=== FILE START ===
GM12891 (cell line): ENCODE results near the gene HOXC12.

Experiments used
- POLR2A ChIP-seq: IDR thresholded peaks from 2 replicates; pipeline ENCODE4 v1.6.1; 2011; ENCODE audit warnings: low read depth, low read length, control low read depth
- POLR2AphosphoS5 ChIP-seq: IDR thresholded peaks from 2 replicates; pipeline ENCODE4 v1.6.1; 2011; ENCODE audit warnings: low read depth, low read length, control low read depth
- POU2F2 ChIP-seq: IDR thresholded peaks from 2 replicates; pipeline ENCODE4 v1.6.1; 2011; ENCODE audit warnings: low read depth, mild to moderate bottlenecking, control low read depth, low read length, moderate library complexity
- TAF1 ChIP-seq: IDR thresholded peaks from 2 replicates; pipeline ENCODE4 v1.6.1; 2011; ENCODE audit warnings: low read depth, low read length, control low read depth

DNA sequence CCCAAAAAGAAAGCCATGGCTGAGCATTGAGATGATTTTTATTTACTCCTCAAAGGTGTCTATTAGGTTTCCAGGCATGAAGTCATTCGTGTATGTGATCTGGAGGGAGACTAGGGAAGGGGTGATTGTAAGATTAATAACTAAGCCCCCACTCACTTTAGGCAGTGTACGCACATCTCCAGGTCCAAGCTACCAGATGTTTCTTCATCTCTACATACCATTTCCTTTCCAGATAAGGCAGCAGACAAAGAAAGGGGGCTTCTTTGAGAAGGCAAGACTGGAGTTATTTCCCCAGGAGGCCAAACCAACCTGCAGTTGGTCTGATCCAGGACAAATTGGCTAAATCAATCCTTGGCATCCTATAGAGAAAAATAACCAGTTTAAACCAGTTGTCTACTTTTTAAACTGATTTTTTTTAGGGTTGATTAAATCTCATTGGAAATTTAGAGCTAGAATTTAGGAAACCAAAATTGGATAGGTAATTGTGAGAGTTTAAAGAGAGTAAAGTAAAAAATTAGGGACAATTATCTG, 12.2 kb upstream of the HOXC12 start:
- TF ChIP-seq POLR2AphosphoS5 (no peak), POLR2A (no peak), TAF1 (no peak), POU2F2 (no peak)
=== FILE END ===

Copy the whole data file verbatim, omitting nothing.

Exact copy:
GM12891 (cell line): ENCODE results near the gene HOXC12.

Experiments used
- POLR2A ChIP-seq: IDR thresholded peaks from 2 replicates; pipeline ENCODE4 v1.6.1; 2011; ENCODE audit warnings: low read depth, low read length, control low read depth
- POLR2AphosphoS5 ChIP-seq: IDR thresholded peaks from 2 replicates; pipeline ENCODE4 v1.6.1; 2011; ENCODE audit warnings: low read depth, low read length, control low read depth
- POU2F2 ChIP-seq: IDR thresholded peaks from 2 replicates; pipeline ENCODE4 v1.6.1; 2011; ENCODE audit warnings: low read depth, mild to moderate bottlenecking, control low read depth, low read length, moderate library complexity
- TAF1 ChIP-seq: IDR thresholded peaks from 2 replicates; pipeline ENCODE4 v1.6.1; 2011; ENCODE audit warnings: low read depth, low read length, control low read depth

DNA sequence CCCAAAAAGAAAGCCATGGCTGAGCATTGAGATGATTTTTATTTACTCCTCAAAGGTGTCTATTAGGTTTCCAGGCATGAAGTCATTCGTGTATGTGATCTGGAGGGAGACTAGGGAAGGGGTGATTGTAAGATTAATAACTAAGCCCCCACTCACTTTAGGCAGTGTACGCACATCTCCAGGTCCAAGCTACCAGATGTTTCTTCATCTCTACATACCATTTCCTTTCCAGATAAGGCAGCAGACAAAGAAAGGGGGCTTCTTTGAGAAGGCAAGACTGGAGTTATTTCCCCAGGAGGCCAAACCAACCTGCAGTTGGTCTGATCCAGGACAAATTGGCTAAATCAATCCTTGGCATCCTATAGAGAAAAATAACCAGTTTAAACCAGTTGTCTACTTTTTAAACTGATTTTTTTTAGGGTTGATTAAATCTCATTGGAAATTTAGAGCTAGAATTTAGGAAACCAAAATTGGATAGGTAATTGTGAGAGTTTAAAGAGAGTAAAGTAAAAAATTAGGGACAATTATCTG, 12.2 kb upstream of the HOXC12 start:
- TF ChIP-seq POLR2AphosphoS5 (no peak), POLR2A (no peak), TAF1 (no peak), POU2F2 (no peak)